DALLAS — The Texas State University System next week plans to issue $114.5 million of revenue financing system bonds as Texas legislators consider another $320 million for the nine-campus system in its centennial year.
The upcoming deal is scheduled to price through negotiation the week of April 25, said Roland Smith, TSUS' vice chancellor for finance.
Barclays Capital is senior manager. Co-managers are Fidelity Capital Markets, Morgan Keegan & Co., Piper Jaffray & Co., Jefferies & Co., Siebert Brandford Shank & Co., and Wells Fargo. First Southwest Co. is financial adviser and McCall, Parkhurst & Horton is bond counsel.
University issues in Texas so far this year have been few and small compared to previous years. One reason is the uncertainty surrounding proposed state legislation.
The TSUS was last in the market in August, refinancing $100 million of construction bonds in a deal that saved nearly $8.5 million.
Total interest cost for the transaction came to 2.787%, officials said.
"With interest rates below 3%, we decided to move aggressively and refinance the system's bond debt," chancellor Brian McCall said about the August deal.
Smith said that while "the market's not as good as it was eight months ago, construction costs have come down a bit."
Since the beginning of the year, debt issuance around the country has fallen dramatically due to the loss of federally subsidized Build America Bonds and declining investor interest in long-term debt.
The upcoming issue is expected to appeal to risk-averse investors and institutions looking for a strong tax-exempt credit.
Fitch Ratings has confirmed its AA rating on the bonds. The rating from Moody's Investors Service is expected later this week. Standard & Poor's is not rating the deal but last rated TSUS revenue bonds AA-minus, while Moody's conferred its Aa2. The outlooks remain stable.
Fitch analyst Eric Kim credits the system's "consistent positive operating margin driven by steady enrollment growth and sound financial management practices, and a satisfactory financial cushion."
However, Kim considers the TSUS' outstanding parity debt of $690.1 million "moderately high" amid extensive capital plans.
Like other major public university systems, the TSUS is bracing for a lean year as lawmakers look for places to cut spending.
"Substantial cuts anticipated for the 2012-2013 biennium could pressure the system's financial performance," Kim said.
Created in 1911, the TSUS is the oldest university system in Texas. The flagship Texas State University in San Marcos, the largest campus, accounted for 45.3% of the system's 76,290 students in fall 2010. Enrollment grew at all nine TSUS institutions to record levels in fall 2010, and officials anticipate additional growth in fall 2011.
"Throughout our system, enrollment is growing at a faster clip than Texas' population," McCall said.
TSUS' newest campus is the Round Rock Higher Education Campus just north of Austin, where the TSUS Board of Regents has its headquarters. The Round Rock campus serves several universities, including Texas State.
Begun in 1996 with 15 temporary buildings in a lot adjacent to Westwood High School, the campus grew on 101 acres donated by the Avery family of Round Rock.
The campus' first permanent building, begun in 2004, was named for the family and provided 125,000 square feet of classroom, lab, and office space. As more academic buildings are added, the Avery Building will remain the main administration building for the campus.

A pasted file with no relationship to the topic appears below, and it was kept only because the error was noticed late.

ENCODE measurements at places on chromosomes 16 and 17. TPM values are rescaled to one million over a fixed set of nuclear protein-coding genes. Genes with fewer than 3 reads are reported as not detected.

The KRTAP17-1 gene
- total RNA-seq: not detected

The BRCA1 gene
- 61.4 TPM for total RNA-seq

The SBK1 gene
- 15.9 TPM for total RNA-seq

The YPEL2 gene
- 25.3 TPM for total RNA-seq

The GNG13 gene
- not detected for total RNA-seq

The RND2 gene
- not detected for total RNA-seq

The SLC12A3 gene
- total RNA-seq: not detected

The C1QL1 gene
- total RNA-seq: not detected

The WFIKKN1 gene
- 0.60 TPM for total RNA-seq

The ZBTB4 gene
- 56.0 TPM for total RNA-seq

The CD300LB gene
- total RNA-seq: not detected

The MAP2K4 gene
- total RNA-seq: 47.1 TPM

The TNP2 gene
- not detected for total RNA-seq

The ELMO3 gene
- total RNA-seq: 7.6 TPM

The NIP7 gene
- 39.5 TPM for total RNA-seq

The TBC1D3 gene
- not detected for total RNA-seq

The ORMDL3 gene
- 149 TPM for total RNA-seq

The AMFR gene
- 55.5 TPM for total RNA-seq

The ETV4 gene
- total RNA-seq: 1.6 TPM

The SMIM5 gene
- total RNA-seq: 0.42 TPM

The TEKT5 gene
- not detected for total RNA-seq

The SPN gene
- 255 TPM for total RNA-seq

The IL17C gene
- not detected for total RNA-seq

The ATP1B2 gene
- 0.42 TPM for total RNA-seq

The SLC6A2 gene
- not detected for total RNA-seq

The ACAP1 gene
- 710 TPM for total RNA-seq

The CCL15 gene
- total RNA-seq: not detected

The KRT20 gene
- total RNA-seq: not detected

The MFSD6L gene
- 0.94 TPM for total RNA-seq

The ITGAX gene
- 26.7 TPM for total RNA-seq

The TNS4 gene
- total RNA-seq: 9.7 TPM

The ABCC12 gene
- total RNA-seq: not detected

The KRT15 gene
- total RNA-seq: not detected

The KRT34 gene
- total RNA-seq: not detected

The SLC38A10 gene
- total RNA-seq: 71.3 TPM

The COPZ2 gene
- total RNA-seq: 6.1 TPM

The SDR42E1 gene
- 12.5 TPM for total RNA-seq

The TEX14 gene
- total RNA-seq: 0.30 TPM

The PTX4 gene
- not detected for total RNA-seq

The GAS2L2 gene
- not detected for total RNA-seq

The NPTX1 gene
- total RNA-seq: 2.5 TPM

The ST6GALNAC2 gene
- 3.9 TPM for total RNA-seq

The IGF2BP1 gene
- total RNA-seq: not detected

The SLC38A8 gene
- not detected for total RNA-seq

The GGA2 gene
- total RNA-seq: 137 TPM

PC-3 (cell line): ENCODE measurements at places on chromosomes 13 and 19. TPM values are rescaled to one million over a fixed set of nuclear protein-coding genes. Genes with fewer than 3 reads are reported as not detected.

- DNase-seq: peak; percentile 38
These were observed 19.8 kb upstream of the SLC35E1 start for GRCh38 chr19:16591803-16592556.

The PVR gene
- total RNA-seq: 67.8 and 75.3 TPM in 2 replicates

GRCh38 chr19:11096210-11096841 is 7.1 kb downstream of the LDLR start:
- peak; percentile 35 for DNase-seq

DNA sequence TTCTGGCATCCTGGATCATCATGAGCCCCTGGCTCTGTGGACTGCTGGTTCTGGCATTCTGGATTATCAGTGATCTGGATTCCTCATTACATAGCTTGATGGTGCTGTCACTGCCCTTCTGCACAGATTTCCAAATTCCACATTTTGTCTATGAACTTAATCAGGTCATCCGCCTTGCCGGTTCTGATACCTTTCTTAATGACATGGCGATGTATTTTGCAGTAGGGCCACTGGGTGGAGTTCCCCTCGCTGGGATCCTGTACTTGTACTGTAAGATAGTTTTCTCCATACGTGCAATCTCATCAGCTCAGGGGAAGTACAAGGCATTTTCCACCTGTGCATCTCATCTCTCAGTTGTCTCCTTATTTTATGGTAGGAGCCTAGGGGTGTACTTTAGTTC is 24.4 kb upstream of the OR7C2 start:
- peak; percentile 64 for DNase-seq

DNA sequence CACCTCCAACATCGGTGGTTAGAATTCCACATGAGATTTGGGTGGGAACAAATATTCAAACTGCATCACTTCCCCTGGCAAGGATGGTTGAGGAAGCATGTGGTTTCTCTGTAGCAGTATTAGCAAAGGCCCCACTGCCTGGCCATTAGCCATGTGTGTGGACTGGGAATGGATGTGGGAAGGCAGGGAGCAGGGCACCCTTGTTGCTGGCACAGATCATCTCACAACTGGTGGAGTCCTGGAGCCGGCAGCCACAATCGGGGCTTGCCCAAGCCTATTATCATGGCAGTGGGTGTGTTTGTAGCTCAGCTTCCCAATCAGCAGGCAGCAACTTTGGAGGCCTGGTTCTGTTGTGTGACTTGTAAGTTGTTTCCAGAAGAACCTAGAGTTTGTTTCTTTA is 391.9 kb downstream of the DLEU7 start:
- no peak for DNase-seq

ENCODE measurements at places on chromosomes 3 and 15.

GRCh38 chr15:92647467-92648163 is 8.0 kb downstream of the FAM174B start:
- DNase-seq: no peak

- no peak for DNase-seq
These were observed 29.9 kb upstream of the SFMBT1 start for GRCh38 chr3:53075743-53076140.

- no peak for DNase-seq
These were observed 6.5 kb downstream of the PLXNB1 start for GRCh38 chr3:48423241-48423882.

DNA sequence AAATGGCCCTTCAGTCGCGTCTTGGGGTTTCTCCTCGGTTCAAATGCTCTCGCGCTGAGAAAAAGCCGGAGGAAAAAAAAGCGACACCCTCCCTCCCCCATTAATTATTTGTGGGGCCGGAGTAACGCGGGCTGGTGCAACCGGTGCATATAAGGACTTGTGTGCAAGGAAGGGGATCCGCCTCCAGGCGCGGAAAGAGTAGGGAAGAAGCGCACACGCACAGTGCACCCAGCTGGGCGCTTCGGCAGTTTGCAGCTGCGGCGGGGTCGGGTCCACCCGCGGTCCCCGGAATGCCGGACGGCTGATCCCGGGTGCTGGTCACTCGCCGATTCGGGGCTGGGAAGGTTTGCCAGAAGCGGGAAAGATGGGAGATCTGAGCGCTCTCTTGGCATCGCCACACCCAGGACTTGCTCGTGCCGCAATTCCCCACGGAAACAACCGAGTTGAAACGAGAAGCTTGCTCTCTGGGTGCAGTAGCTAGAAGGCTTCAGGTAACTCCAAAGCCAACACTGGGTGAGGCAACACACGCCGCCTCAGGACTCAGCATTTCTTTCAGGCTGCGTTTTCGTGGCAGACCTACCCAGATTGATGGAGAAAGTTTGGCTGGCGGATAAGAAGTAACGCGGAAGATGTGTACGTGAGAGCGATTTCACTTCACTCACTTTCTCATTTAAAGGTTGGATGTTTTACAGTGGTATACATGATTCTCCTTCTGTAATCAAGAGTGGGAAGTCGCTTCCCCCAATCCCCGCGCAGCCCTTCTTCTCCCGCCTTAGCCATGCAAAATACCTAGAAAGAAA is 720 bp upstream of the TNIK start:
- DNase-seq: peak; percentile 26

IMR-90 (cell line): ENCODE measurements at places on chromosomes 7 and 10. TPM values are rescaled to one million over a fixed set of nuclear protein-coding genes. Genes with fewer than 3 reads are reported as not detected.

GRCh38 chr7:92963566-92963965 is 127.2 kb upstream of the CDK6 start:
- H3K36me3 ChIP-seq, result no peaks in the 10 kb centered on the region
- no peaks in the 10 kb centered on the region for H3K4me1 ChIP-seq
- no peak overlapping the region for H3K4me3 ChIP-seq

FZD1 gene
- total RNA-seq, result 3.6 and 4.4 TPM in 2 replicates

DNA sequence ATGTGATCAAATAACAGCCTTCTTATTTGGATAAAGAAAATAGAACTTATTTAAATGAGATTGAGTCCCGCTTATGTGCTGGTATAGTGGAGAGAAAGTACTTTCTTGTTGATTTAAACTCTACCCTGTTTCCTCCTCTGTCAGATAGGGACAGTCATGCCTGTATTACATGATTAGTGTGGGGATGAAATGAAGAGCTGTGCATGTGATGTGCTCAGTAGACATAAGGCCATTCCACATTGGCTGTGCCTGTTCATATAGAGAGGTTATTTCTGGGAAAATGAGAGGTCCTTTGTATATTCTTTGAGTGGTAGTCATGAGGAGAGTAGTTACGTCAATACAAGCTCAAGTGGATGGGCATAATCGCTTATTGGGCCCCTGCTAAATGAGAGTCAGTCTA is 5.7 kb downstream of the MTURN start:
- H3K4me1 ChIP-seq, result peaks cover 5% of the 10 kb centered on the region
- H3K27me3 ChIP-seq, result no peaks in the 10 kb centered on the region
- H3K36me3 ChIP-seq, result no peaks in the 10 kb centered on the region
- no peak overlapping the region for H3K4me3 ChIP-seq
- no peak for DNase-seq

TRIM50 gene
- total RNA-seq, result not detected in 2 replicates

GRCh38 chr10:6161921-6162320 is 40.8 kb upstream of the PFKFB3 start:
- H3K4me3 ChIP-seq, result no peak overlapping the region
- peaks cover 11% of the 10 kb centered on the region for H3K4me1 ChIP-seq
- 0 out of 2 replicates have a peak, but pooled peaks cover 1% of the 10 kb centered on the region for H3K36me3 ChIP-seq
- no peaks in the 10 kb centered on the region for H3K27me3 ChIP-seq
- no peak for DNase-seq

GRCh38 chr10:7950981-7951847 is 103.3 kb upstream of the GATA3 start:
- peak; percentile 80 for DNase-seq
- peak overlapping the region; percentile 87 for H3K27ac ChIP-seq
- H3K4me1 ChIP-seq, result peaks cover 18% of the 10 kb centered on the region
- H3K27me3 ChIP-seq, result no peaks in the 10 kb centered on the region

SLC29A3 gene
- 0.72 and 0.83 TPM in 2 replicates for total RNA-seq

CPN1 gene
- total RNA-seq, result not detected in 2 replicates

SB 272 would provide up to $207 million for the Round Rock campus, along with funding for other university systems.
The bill, filed by Senate Higher Education Committee chairwoman Judith Zaffirini, D-Laredo, would authorize the issuance of tuition-backed revenue bonds to fund 74 construction projects at 53 of the state's higher education institutions.
Other bond provisions for the TSUS include $56.7 million for a new music building and $70 million for a new science and engineering building.
Tuition revenue bonds provide funds to buy, build, or improve buildings and other infrastructure for universities, medical schools, and other institutions of higher education.
"The economy is recovering slowly, interest rates and construction costs are relatively low, and Texas university enrollments are spiraling upward," Zaffirini said in a statement.
"If the Legislature waits until 2013 or waits for the economy to improve, we risk losing these savings and pushing back completing these critical facilities until at least 2017. Texas cannot afford to wait that long."
As for operations, the TSUS plans to offset budget reductions with a mix of tuition and fee increases, and expenditure cuts.
"The system's schools appear to have pricing flexibility, given their affordability compared to other public universities in the state," Fitch's Kim said. "Management expects to contain costs through targeted salary and hiring freezes, as widespread layoffs are not currently anticipated."
State appropriations for tuition revenue-bond debt service are not expected to be cut in the next biennial budget.
While the bonds are secured by the revenue finance system pledge, which includes all legally available, unencumbered funds and balances of the TSUS, Texas has historically provided annual appropriations covering tuition revenue bond debt service.
About half of the projects in the system's $1.3 billion adopted capital improvement plan for 2011-1016 are tuition revenue bond projects, according to Kim.
"Should the legislature not approve TRB appropriations for those new initiatives. TSUS would likely delay them until approval could be sought," he said.